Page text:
Janine Ybanez/HIGHLANDER
Janine Ybanez/HIGHLANDER

We’ve all heard of the saying “laughter is the best medicine,” so what better way is there to trample our stress than to attend the Well’s very own clinic of merriment with a free night of comedy? Many students gruelingly dragged their bodies to the Barn Thursday evening for their dose of amusement to endure their remaining midterms. The few who arrived promptly at 6 p.m. tiredly trotted about before the booths of wellness advice, seeking an immediate stress suppressant. The relief didn’t kick in until Active Minds — a counseling organization run by the student wellness partners — kicked off the comedy show to praise the advantages of laughter on stress.

With perhaps an overdose of caffeine, Highlanders milled around the health fair after signing in at the Barn’s entrance to collect their fill of free goodies — apparently a common solution to life’s dilemmas. The Active Minds station displayed brochures on counseling while they informed students of the assistance they offered and the Health Center set up an oral preventative care station, providing floss, toothpaste, toothbrushes and even tongue scrubbers. Students also tested their knowledge on sex and alcohol prevention to earn Scantrons or blue books while others contributed to the “How I Will Laugh More” poster by pasting sticky notes of their goals for happiness.

After obtaining a fair knowledge of stress reduction and capturing silly moments in the Polaroid booth, students scattered throughout the room with a satisfying dinner bought from the Barn as they awaited the commencement of the comedy show.

“How many of you want healthier, happier lives?” representatives of the Well’s Active Minds eagerly began as they attempted to grasp students’ attentions. By the looks of it, whatever medicine they were prescribing was already succeeding as peers began to lose their dull pallor and regain a sense of life as they applauded the hosts. They educated us on the benefits of laughter, like decreasing stress hormones and increasing immune cells, while also eliminating anxiety and fear to provide one with an improved outlook on life. The audience quickly absorbed this knowledge before welcoming the opening act: UCR’s Improv Anonymous.

Improv Anonymous quickly encouraged the audience to get involved as they shouted out names and objects to the group at the start of each act. In the “Dating Game,” three members of Improv Anonymous were instructed to act as Eleanor Roosevelt, a stapler-lamp and a Scantron-turned-Megatron at the crowds’ request. One last improv member proceeded to the stage to choose which member he would take on a date. He asked where their ideal date might occur. The Scantron responded with the location of: “Staples, particularly to get pencils, which I like because they fill up my bubbles.”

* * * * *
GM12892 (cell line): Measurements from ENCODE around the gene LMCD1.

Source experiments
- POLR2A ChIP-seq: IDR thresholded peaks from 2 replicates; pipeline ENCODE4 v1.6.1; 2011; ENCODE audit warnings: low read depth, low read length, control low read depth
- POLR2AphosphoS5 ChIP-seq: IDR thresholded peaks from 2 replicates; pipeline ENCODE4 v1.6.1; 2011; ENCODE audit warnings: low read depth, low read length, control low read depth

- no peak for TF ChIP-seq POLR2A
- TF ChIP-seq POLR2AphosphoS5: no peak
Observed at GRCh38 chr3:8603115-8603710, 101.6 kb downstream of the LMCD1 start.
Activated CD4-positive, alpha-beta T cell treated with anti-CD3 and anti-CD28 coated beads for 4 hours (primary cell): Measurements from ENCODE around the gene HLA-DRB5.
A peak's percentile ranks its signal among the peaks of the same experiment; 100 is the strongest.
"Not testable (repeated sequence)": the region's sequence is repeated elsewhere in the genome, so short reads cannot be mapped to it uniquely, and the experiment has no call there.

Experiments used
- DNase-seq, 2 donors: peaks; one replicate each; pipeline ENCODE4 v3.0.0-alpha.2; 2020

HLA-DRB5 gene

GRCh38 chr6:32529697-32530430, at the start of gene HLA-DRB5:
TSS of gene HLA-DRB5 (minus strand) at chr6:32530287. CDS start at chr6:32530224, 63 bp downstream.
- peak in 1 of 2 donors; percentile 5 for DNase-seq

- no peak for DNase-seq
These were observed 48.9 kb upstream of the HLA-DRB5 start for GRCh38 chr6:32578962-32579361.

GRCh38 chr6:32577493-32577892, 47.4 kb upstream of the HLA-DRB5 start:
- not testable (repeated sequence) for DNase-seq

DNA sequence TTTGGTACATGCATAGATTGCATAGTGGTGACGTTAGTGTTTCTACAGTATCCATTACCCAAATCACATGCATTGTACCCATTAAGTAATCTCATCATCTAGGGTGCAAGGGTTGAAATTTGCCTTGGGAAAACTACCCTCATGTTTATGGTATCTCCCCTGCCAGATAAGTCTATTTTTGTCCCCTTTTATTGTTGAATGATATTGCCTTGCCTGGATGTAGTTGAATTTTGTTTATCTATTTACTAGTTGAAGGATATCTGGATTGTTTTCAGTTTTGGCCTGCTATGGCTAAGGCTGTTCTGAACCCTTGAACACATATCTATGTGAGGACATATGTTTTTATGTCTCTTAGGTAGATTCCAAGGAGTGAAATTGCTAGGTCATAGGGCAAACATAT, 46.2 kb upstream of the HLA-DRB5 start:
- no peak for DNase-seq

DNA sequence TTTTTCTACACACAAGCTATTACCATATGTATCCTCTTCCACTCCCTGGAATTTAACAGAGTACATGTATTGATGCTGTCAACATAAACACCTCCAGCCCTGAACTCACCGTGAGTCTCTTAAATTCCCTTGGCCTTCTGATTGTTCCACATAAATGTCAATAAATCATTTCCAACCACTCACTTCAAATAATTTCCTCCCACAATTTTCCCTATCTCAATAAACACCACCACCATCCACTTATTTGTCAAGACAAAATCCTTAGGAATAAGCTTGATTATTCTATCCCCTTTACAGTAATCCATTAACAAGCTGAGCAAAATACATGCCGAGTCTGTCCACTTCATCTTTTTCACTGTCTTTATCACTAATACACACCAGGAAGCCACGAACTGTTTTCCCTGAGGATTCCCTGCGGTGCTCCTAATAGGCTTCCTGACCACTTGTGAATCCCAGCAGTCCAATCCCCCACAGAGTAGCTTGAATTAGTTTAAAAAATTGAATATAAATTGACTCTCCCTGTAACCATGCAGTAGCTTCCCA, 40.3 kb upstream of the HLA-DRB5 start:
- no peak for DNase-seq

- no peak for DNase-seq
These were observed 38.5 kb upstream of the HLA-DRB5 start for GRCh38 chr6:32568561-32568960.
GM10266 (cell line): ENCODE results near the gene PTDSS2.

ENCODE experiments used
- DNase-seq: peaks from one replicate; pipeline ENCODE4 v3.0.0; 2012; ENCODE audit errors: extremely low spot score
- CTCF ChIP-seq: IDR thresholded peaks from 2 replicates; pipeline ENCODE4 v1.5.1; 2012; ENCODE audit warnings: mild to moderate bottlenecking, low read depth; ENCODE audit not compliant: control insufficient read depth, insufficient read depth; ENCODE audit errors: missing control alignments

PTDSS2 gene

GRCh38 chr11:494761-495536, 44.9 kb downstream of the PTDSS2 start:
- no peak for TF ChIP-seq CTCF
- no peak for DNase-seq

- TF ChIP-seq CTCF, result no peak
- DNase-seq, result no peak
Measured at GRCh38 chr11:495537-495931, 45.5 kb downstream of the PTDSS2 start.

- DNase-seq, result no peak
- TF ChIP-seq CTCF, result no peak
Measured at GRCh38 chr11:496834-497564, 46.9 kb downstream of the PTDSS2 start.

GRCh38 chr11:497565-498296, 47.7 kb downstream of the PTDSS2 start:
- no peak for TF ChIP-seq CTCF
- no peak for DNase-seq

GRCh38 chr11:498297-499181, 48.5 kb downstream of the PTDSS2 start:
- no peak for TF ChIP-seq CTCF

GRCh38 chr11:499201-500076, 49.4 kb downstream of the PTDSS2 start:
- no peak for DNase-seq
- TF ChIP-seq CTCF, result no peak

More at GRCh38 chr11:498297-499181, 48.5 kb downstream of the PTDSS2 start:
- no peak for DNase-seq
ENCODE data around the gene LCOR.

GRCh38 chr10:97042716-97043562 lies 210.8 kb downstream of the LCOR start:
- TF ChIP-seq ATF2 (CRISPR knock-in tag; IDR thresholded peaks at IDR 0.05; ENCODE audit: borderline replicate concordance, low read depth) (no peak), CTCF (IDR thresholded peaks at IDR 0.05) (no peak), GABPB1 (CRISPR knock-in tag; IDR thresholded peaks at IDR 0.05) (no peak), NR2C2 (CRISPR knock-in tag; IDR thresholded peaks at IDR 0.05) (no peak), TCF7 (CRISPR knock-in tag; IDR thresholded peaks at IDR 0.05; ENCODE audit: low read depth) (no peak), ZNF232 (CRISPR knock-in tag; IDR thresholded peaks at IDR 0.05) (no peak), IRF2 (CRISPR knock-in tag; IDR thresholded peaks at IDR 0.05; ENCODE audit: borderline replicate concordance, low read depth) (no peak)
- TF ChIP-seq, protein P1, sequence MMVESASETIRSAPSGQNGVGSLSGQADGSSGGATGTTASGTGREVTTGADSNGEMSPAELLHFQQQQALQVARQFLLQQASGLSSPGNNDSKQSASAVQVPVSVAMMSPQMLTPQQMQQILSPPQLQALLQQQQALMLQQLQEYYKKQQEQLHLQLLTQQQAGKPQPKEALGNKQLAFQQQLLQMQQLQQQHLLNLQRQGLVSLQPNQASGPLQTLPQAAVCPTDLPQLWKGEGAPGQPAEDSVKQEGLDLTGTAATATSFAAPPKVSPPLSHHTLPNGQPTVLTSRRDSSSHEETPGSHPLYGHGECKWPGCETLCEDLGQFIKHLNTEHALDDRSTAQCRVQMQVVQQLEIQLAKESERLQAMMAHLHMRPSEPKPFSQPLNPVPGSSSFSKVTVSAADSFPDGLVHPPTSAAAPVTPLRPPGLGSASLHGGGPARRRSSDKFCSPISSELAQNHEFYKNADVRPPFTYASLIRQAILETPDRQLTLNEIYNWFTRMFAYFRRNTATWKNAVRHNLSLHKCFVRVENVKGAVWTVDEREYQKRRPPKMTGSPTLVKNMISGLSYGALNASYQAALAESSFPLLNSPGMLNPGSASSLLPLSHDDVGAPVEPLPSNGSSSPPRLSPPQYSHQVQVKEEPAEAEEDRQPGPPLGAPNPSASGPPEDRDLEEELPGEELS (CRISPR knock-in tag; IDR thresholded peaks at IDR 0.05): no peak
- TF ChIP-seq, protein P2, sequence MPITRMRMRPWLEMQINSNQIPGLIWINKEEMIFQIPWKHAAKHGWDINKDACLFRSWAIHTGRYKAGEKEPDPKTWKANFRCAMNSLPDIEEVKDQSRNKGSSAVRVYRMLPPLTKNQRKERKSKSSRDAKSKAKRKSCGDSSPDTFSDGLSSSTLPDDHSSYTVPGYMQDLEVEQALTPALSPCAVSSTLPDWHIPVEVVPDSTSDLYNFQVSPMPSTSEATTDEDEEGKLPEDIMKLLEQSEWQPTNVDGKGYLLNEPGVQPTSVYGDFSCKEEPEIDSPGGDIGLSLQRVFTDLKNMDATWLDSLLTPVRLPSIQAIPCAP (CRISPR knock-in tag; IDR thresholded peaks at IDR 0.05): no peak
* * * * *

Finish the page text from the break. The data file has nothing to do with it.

During “Advice Panel,” students were given the chance to question experts in their respective fields — Hermione Granger from Hogwarts, a psychopath recently released from an insane asylum and Nikolai, a Russian transfer. Of course, standard university questions included how to cure a hangover and make quick money. We were thus wisely enlightened by the psychopath of how “death is the answer to all of your problems.” If any of these experts had accomplished anything, it was surely Hermione, who must have stirred up a new potion to cure midterm stress and induce laughter, just as she declared that she also “made a potion to prevent cat diarrhea.”

And to think that was only the warm-up before Dana Eagle, who has appeared on Comedy Central and Comics Unleashed, captivated the entire audience with her small figure, yet huge presence on stage. “I’m a gay, bipolar Jew with a lazy eye!” Eagle announced, immediately setting herself as a unique figure. She used her influential voice to draw out the low points that we inevitably face in life and made them more bearable. Eagle fearlessly revived her life’s negative topics, such as bipolar disorder and depression, only to tackle them down and demonstrate our resilience with our ability to laugh at everything. “80 percent of us suffer from depression and the other 20 percent of you cause it!” she exclaimed. She ended by throwing “pills” to the crowd as she belted out one of her original songs, leaving us with the cure for a pleasant, stress-free future.

Comedian Olivia Harewood hailed to the stage in a princess-like manner to greet her latest crowd. She exclaimed her excitement to perform for a wellness fair, though she clarified that she won’t be making people feel well by selling weed — anymore. She brought up controversial topics such as religion and race, but allowed everyone to have a great laugh about it. Harewood shared the first time she told this racial joke: “I can’t volunteer, I can’t work for free … because I’m black, and they banned slavery. It’s in the Constitution,” which caused a woman to declare her as the n-word before the whole audience when she told the joke for the first time.

Students gathered at the end of the comedy show to relish the jokes told and share the irreplaceable relief for an improved mental health — laughter. I spoke with a student after and noticed a considerable difference in her now-brightly lit eyes as she explained to me that the energy brought by the comedians enlightened her on the advantages of merriment on stress and mental illness. After all, an overdose on laughter can’t cause any harm.